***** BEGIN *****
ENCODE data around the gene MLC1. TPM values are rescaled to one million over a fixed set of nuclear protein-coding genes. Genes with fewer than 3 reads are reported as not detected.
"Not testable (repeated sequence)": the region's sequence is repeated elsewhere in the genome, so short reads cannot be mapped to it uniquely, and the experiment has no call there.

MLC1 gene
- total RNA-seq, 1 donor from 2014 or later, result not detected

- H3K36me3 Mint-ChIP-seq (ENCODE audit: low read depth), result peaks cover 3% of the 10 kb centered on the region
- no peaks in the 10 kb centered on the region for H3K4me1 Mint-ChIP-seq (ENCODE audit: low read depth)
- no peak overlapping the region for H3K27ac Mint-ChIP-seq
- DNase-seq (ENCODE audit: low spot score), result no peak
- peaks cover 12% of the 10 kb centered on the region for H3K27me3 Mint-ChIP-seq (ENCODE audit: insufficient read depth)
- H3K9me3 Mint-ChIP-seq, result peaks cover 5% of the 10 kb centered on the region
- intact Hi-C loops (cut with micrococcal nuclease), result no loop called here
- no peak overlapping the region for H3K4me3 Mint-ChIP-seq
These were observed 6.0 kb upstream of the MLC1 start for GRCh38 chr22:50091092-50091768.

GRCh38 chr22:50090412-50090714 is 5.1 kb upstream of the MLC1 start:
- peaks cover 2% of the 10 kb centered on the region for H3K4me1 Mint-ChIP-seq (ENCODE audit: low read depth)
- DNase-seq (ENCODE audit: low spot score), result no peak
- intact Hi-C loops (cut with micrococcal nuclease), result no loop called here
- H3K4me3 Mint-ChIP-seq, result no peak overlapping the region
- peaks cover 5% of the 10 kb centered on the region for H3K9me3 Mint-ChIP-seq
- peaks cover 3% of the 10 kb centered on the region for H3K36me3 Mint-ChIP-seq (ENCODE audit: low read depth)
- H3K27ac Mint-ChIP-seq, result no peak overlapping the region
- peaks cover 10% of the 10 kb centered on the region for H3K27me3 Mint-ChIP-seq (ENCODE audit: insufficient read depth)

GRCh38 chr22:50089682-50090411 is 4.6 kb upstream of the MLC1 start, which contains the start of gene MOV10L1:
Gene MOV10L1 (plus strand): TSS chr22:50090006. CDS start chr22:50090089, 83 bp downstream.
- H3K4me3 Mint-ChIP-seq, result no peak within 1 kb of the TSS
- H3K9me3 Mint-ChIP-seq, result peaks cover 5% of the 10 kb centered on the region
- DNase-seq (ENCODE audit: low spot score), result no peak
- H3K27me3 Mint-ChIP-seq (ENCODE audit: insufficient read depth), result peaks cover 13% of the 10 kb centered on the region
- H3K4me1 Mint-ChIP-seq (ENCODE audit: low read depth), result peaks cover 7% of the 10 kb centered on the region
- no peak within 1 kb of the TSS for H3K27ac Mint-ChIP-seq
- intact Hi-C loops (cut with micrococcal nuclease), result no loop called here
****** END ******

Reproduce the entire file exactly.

ENCODE data around the gene MLC1. TPM values are rescaled to one million over a fixed set of nuclear protein-coding genes. Genes with fewer than 3 reads are reported as not detected.
"Not testable (repeated sequence)": the region's sequence is repeated elsewhere in the genome, so short reads cannot be mapped to it uniquely, and the experiment has no call there.

MLC1 gene
- total RNA-seq, 1 donor from 2014 or later, result not detected

- H3K36me3 Mint-ChIP-seq (ENCODE audit: low read depth), result peaks cover 3% of the 10 kb centered on the region
- no peaks in the 10 kb centered on the region for H3K4me1 Mint-ChIP-seq (ENCODE audit: low read depth)
- no peak overlapping the region for H3K27ac Mint-ChIP-seq
- DNase-seq (ENCODE audit: low spot score), result no peak
- peaks cover 12% of the 10 kb centered on the region for H3K27me3 Mint-ChIP-seq (ENCODE audit: insufficient read depth)
- H3K9me3 Mint-ChIP-seq, result peaks cover 5% of the 10 kb centered on the region
- intact Hi-C loops (cut with micrococcal nuclease), result no loop called here
- no peak overlapping the region for H3K4me3 Mint-ChIP-seq
These were observed 6.0 kb upstream of the MLC1 start for GRCh38 chr22:50091092-50091768.

GRCh38 chr22:50090412-50090714 is 5.1 kb upstream of the MLC1 start:
- peaks cover 2% of the 10 kb centered on the region for H3K4me1 Mint-ChIP-seq (ENCODE audit: low read depth)
- DNase-seq (ENCODE audit: low spot score), result no peak
- intact Hi-C loops (cut with micrococcal nuclease), result no loop called here
- H3K4me3 Mint-ChIP-seq, result no peak overlapping the region
- peaks cover 5% of the 10 kb centered on the region for H3K9me3 Mint-ChIP-seq
- peaks cover 3% of the 10 kb centered on the region for H3K36me3 Mint-ChIP-seq (ENCODE audit: low read depth)
- H3K27ac Mint-ChIP-seq, result no peak overlapping the region
- peaks cover 10% of the 10 kb centered on the region for H3K27me3 Mint-ChIP-seq (ENCODE audit: insufficient read depth)

GRCh38 chr22:50089682-50090411 is 4.6 kb upstream of the MLC1 start, which contains the start of gene MOV10L1:
Gene MOV10L1 (plus strand): TSS chr22:50090006. CDS start chr22:50090089, 83 bp downstream.
- H3K4me3 Mint-ChIP-seq, result no peak within 1 kb of the TSS
- H3K9me3 Mint-ChIP-seq, result peaks cover 5% of the 10 kb centered on the region
- DNase-seq (ENCODE audit: low spot score), result no peak
- H3K27me3 Mint-ChIP-seq (ENCODE audit: insufficient read depth), result peaks cover 13% of the 10 kb centered on the region
- H3K4me1 Mint-ChIP-seq (ENCODE audit: low read depth), result peaks cover 7% of the 10 kb centered on the region
- no peak within 1 kb of the TSS for H3K27ac Mint-ChIP-seq
- intact Hi-C loops (cut with micrococcal nuclease), result no loop called here